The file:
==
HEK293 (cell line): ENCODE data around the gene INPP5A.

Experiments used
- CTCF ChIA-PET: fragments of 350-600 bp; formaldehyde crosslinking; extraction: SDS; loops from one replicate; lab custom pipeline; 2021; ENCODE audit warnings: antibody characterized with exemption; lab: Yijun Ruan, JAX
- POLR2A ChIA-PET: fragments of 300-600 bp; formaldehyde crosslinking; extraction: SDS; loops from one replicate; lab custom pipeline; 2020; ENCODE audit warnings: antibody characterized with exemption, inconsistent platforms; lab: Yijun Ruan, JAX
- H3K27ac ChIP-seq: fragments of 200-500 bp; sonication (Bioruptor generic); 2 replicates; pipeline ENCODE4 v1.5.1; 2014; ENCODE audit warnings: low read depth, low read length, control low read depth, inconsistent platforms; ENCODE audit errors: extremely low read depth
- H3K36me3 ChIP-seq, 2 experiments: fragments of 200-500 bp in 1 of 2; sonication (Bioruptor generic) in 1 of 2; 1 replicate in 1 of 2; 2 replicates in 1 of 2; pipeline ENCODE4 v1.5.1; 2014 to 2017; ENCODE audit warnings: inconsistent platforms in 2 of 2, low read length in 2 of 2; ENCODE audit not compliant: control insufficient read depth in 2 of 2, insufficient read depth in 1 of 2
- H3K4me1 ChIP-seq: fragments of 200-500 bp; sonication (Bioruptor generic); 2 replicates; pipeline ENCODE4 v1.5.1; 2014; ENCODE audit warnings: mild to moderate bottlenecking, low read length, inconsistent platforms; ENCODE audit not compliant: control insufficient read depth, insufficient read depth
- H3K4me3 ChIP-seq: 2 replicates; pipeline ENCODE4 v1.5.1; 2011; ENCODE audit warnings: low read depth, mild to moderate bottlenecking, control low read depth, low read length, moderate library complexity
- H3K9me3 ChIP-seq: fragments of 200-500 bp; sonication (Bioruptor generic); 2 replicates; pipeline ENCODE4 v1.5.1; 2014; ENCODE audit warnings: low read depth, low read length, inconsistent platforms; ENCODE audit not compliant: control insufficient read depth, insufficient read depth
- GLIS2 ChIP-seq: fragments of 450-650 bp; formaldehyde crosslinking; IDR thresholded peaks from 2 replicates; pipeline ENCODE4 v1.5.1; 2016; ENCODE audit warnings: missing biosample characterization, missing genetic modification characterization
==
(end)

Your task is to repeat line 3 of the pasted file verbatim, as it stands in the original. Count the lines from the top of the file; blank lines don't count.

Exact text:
- CTCF ChIA-PET: fragments of 350-600 bp; formaldehyde crosslinking; extraction: SDS; loops from one replicate; lab custom pipeline; 2021; ENCODE audit warnings: antibody characterized with exemption; lab: Yijun Ruan, JAX